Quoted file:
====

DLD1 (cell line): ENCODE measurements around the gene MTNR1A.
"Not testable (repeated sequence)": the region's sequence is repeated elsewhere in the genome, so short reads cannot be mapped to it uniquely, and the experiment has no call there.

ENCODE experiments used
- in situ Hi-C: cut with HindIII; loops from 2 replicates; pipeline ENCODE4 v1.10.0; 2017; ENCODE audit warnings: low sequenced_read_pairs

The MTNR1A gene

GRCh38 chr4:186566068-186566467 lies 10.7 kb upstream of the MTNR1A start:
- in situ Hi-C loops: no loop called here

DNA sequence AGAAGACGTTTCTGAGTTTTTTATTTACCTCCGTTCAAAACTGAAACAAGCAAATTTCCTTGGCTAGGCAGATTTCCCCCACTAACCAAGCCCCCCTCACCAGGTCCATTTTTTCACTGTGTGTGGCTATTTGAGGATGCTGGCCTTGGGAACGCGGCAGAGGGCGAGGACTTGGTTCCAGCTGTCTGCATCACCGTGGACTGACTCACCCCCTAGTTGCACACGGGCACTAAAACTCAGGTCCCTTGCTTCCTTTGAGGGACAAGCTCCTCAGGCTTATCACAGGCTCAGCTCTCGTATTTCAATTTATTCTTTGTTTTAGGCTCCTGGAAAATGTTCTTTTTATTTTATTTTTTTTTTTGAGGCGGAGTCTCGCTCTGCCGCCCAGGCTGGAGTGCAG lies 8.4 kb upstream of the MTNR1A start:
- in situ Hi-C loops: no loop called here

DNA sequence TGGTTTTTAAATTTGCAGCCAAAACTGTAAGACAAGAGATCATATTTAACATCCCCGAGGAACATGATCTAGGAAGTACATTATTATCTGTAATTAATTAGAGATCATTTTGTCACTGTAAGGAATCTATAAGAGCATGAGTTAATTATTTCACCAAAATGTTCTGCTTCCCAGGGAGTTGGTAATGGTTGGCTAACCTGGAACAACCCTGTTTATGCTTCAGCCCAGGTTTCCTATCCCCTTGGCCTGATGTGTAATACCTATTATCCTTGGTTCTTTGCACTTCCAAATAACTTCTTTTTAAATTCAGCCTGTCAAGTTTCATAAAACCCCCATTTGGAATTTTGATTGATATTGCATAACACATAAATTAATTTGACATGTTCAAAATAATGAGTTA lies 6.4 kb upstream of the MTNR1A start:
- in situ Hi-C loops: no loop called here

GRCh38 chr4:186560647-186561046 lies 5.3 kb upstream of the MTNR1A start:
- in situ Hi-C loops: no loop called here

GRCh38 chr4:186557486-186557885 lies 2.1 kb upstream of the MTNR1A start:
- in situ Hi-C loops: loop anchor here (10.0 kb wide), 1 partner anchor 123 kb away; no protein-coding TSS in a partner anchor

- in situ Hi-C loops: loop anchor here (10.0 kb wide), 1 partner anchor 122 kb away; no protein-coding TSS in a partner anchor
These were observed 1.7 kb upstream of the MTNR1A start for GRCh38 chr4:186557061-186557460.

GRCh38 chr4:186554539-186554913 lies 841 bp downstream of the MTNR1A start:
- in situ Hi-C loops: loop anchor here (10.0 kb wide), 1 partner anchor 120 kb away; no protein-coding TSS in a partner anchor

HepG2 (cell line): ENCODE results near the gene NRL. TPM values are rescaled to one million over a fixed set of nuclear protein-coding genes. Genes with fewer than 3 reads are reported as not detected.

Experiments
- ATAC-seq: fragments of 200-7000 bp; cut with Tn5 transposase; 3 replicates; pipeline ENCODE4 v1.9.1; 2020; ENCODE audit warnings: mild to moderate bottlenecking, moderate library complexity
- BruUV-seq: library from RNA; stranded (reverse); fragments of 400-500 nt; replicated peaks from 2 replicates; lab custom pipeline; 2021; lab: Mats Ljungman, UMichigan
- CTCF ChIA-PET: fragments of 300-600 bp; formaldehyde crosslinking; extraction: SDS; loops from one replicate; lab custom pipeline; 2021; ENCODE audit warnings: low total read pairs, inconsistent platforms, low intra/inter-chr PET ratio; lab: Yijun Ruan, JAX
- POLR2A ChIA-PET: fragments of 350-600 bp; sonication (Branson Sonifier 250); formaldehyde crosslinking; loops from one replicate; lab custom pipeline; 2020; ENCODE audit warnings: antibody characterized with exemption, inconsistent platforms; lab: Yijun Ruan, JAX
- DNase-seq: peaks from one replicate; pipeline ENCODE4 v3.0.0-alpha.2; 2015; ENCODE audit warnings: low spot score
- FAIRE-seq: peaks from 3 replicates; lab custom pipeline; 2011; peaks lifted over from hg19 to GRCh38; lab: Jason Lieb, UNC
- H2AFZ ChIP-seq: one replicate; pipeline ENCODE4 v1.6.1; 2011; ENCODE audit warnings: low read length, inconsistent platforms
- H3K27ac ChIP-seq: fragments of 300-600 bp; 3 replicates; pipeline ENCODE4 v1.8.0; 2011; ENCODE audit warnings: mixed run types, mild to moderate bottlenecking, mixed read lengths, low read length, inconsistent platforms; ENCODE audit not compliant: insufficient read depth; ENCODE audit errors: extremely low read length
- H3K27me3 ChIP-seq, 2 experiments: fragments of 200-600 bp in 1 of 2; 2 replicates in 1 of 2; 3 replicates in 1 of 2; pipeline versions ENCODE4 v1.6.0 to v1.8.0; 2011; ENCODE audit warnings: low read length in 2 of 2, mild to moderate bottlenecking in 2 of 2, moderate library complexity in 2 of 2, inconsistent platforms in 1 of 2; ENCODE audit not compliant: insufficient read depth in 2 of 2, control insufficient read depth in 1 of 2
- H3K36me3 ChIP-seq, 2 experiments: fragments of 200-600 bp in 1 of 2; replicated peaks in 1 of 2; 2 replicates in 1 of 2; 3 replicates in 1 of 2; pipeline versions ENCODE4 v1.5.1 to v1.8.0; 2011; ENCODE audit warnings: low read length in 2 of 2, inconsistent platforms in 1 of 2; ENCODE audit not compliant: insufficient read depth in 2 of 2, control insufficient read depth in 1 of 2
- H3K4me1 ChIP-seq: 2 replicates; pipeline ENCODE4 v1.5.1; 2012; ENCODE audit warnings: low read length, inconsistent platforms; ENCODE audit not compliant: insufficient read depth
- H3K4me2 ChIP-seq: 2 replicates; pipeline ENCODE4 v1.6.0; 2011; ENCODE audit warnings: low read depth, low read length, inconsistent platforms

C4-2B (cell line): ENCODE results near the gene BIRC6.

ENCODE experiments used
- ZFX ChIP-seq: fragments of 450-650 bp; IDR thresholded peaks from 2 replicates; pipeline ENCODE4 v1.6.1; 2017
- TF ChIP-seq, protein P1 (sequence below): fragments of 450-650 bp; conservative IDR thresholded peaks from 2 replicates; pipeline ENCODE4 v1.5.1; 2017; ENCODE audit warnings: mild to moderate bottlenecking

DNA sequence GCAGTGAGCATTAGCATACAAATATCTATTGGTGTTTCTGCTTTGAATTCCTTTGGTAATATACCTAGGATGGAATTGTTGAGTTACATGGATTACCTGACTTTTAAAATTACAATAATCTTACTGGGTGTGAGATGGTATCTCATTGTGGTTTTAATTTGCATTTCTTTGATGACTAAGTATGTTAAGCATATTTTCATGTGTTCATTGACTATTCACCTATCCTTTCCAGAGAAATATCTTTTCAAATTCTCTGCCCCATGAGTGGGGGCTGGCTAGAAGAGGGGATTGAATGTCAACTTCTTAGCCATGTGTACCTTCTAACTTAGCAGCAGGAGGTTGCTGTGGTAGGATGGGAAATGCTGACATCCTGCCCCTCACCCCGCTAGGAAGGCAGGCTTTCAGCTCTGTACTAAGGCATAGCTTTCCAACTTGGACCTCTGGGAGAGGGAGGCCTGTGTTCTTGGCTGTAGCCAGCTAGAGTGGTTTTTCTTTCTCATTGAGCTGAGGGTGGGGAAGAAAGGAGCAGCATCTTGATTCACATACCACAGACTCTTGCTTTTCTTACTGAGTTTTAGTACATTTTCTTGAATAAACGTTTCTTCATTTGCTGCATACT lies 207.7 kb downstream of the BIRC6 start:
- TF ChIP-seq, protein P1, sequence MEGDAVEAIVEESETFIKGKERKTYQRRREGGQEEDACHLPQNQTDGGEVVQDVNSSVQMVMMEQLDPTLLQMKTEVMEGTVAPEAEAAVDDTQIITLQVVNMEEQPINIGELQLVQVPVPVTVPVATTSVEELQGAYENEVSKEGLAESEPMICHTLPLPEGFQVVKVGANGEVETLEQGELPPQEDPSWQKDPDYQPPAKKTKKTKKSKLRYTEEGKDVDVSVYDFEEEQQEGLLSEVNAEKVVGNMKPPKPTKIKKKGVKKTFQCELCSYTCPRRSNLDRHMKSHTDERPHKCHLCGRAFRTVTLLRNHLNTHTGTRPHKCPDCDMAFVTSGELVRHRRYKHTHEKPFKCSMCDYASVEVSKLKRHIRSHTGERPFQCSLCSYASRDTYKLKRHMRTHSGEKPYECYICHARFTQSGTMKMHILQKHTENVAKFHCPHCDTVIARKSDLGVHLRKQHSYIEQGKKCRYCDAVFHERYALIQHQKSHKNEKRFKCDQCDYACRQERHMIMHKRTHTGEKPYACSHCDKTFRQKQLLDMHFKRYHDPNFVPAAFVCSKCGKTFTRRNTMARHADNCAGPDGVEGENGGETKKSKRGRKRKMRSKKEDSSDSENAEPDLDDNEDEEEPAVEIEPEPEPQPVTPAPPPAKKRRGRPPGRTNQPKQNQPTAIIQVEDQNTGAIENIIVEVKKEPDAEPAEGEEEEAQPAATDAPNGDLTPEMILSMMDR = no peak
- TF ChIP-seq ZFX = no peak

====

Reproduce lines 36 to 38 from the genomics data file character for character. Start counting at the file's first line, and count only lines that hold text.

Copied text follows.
- ZFX ChIP-seq: fragments of 450-650 bp; IDR thresholded peaks from 2 replicates; pipeline ENCODE4 v1.6.1; 2017
- TF ChIP-seq, protein P1 (sequence below): fragments of 450-650 bp; conservative IDR thresholded peaks from 2 replicates; pipeline ENCODE4 v1.5.1; 2017; ENCODE audit warnings: mild to moderate bottlenecking

DNA sequence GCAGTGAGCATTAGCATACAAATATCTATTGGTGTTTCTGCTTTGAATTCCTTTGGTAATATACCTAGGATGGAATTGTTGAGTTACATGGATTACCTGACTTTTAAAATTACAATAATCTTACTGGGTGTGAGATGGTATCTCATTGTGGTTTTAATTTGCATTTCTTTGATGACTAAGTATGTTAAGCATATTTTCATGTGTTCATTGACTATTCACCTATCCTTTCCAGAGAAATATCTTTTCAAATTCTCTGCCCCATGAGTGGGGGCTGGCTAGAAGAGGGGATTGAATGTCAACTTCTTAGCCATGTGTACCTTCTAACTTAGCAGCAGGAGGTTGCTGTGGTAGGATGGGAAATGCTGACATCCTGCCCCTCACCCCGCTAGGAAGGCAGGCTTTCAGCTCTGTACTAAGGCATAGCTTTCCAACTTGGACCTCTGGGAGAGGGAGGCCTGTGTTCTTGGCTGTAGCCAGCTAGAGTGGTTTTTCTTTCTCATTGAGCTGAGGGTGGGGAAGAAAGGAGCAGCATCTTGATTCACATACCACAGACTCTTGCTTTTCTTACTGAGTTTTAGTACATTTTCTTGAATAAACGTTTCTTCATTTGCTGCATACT lies 207.7 kb downstream of the BIRC6 start: